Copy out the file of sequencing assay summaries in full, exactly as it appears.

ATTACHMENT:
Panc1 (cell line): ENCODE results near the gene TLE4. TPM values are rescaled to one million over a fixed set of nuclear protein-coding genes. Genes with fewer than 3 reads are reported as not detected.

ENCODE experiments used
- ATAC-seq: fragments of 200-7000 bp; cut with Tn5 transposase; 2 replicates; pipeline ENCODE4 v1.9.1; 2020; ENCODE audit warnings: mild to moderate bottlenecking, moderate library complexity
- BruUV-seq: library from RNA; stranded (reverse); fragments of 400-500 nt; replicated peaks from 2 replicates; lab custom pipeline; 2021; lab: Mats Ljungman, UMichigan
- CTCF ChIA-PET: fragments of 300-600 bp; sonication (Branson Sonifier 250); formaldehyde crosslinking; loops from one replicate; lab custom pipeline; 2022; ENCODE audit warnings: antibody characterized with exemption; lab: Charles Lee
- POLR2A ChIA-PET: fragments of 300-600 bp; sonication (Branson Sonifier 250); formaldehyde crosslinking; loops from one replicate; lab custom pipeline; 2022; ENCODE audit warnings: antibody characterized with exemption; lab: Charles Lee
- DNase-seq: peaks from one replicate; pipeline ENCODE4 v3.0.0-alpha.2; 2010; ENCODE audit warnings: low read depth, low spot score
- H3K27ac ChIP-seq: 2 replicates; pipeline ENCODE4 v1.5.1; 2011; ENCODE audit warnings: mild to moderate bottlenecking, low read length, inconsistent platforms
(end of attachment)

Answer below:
Panc1 (cell line): ENCODE results near the gene TLE4. TPM values are rescaled to one million over a fixed set of nuclear protein-coding genes. Genes with fewer than 3 reads are reported as not detected.

ENCODE experiments used
- ATAC-seq: fragments of 200-7000 bp; cut with Tn5 transposase; 2 replicates; pipeline ENCODE4 v1.9.1; 2020; ENCODE audit warnings: mild to moderate bottlenecking, moderate library complexity
- BruUV-seq: library from RNA; stranded (reverse); fragments of 400-500 nt; replicated peaks from 2 replicates; lab custom pipeline; 2021; lab: Mats Ljungman, UMichigan
- CTCF ChIA-PET: fragments of 300-600 bp; sonication (Branson Sonifier 250); formaldehyde crosslinking; loops from one replicate; lab custom pipeline; 2022; ENCODE audit warnings: antibody characterized with exemption; lab: Charles Lee
- POLR2A ChIA-PET: fragments of 300-600 bp; sonication (Branson Sonifier 250); formaldehyde crosslinking; loops from one replicate; lab custom pipeline; 2022; ENCODE audit warnings: antibody characterized with exemption; lab: Charles Lee
- DNase-seq: peaks from one replicate; pipeline ENCODE4 v3.0.0-alpha.2; 2010; ENCODE audit warnings: low read depth, low spot score
- H3K27ac ChIP-seq: 2 replicates; pipeline ENCODE4 v1.5.1; 2011; ENCODE audit warnings: mild to moderate bottlenecking, low read length, inconsistent platforms